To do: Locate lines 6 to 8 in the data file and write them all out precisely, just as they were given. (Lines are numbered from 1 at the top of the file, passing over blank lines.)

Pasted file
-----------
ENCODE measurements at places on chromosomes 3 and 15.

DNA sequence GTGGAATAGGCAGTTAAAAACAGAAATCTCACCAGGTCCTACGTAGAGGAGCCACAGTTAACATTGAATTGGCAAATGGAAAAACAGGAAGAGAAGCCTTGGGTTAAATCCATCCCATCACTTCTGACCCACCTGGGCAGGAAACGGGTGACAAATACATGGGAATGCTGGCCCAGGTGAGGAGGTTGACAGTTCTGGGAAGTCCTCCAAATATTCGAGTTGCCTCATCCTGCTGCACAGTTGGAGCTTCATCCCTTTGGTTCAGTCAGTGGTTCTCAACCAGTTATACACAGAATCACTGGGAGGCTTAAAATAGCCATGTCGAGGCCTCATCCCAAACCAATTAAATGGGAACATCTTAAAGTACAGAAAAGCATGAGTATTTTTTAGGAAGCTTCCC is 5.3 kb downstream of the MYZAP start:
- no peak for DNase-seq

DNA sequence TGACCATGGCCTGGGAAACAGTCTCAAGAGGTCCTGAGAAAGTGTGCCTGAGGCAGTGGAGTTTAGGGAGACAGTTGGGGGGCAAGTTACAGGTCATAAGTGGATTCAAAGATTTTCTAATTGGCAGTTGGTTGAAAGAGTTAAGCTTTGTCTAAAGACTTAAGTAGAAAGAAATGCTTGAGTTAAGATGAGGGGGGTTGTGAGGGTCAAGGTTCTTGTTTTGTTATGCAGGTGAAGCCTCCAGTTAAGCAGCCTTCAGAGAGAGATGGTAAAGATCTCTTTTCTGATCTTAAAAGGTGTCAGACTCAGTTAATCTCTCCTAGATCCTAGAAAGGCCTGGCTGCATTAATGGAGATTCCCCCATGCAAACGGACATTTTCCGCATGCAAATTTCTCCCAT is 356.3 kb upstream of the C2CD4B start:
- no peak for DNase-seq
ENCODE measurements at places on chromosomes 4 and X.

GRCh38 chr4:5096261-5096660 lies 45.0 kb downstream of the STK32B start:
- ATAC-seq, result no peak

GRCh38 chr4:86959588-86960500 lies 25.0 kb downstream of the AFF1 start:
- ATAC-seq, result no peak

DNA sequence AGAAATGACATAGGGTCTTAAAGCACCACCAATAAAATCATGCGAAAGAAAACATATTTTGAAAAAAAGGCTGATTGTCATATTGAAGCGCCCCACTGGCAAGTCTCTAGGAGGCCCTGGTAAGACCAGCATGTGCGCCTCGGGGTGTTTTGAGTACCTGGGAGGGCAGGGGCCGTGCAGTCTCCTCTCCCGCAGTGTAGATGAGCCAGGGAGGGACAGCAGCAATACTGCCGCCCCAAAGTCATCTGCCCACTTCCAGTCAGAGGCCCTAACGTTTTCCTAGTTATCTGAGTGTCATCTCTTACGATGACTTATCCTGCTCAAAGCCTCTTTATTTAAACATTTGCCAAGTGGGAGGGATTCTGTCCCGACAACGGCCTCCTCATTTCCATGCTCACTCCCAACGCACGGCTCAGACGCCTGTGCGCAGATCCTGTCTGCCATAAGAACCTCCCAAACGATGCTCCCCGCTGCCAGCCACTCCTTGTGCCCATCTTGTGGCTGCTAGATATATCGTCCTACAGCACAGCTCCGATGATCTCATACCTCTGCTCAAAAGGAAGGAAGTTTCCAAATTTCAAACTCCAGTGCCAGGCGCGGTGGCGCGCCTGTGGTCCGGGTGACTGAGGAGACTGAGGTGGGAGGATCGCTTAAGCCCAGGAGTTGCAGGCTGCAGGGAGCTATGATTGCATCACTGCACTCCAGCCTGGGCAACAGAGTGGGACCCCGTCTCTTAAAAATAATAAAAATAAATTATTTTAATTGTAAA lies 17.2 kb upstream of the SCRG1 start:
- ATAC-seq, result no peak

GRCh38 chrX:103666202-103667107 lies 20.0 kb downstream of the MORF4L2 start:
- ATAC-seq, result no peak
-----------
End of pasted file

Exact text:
ENCODE measurements at places on chromosomes 4 and X.

GRCh38 chr4:5096261-5096660 lies 45.0 kb downstream of the STK32B start:
- ATAC-seq, result no peak